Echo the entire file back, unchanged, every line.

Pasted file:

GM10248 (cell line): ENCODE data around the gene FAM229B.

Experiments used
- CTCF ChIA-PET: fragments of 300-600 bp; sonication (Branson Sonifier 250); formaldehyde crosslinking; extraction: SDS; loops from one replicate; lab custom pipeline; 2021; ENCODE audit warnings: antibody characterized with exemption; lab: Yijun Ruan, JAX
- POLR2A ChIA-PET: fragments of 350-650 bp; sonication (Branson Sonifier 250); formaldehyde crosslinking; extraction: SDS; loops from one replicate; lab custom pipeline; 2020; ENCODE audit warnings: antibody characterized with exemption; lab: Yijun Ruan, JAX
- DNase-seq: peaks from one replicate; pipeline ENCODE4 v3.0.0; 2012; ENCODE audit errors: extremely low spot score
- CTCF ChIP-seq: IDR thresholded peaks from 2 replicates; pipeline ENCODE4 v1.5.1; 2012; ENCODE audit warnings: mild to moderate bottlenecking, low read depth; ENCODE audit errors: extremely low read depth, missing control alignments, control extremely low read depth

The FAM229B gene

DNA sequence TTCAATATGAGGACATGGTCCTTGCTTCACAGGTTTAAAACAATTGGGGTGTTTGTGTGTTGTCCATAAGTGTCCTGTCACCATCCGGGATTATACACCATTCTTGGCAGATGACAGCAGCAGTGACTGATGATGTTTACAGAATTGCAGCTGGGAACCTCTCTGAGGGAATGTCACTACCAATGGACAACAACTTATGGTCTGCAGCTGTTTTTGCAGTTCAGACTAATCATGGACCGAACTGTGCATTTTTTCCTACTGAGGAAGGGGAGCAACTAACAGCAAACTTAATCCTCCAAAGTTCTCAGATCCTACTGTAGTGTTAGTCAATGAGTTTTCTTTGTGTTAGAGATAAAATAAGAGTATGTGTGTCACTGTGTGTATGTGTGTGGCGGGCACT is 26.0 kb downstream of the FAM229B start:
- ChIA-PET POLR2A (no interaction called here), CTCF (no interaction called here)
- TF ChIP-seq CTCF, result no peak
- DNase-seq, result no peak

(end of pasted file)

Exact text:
GM10248 (cell line): ENCODE data around the gene FAM229B.

Experiments used
- CTCF ChIA-PET: fragments of 300-600 bp; sonication (Branson Sonifier 250); formaldehyde crosslinking; extraction: SDS; loops from one replicate; lab custom pipeline; 2021; ENCODE audit warnings: antibody characterized with exemption; lab: Yijun Ruan, JAX
- POLR2A ChIA-PET: fragments of 350-650 bp; sonication (Branson Sonifier 250); formaldehyde crosslinking; extraction: SDS; loops from one replicate; lab custom pipeline; 2020; ENCODE audit warnings: antibody characterized with exemption; lab: Yijun Ruan, JAX
- DNase-seq: peaks from one replicate; pipeline ENCODE4 v3.0.0; 2012; ENCODE audit errors: extremely low spot score
- CTCF ChIP-seq: IDR thresholded peaks from 2 replicates; pipeline ENCODE4 v1.5.1; 2012; ENCODE audit warnings: mild to moderate bottlenecking, low read depth; ENCODE audit errors: extremely low read depth, missing control alignments, control extremely low read depth

The FAM229B gene

DNA sequence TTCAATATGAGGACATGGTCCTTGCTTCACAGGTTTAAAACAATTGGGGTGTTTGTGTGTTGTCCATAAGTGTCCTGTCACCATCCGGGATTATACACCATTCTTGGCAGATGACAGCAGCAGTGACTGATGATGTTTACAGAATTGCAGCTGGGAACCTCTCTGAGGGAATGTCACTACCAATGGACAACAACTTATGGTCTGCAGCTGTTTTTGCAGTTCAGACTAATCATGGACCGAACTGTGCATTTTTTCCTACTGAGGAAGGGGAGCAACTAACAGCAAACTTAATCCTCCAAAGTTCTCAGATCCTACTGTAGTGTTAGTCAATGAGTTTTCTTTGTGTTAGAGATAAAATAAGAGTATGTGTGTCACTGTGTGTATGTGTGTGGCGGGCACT is 26.0 kb downstream of the FAM229B start:
- ChIA-PET POLR2A (no interaction called here), CTCF (no interaction called here)
- TF ChIP-seq CTCF, result no peak
- DNase-seq, result no peak